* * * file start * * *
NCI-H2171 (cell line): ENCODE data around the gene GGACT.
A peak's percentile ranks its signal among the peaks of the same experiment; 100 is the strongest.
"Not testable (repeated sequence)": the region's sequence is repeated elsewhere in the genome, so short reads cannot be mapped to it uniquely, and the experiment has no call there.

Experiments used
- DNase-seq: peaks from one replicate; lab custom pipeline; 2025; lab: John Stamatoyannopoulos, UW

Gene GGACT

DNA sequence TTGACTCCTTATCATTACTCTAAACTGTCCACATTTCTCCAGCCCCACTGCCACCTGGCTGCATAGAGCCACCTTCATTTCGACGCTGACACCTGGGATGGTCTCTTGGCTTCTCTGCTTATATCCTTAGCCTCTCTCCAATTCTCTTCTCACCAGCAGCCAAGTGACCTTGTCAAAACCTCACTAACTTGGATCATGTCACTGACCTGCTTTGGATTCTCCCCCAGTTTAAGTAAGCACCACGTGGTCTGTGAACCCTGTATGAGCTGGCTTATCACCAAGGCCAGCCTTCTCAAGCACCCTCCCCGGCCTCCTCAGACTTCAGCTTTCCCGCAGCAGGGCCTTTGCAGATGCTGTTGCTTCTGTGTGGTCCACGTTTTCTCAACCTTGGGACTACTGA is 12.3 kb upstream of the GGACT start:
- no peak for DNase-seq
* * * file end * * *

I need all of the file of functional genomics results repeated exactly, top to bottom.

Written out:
NCI-H2171 (cell line): ENCODE data around the gene GGACT.
A peak's percentile ranks its signal among the peaks of the same experiment; 100 is the strongest.
"Not testable (repeated sequence)": the region's sequence is repeated elsewhere in the genome, so short reads cannot be mapped to it uniquely, and the experiment has no call there.

Experiments used
- DNase-seq: peaks from one replicate; lab custom pipeline; 2025; lab: John Stamatoyannopoulos, UW

Gene GGACT

DNA sequence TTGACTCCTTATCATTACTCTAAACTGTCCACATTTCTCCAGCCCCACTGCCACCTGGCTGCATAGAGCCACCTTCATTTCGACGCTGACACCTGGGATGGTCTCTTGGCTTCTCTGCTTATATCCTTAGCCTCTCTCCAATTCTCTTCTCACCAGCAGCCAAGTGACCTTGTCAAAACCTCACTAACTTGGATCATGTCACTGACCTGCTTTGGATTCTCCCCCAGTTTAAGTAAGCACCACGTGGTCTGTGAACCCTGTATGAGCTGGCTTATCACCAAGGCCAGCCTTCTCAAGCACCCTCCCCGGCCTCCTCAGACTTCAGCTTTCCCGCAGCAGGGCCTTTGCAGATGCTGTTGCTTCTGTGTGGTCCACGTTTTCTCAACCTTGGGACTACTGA is 12.3 kb upstream of the GGACT start:
- no peak for DNase-seq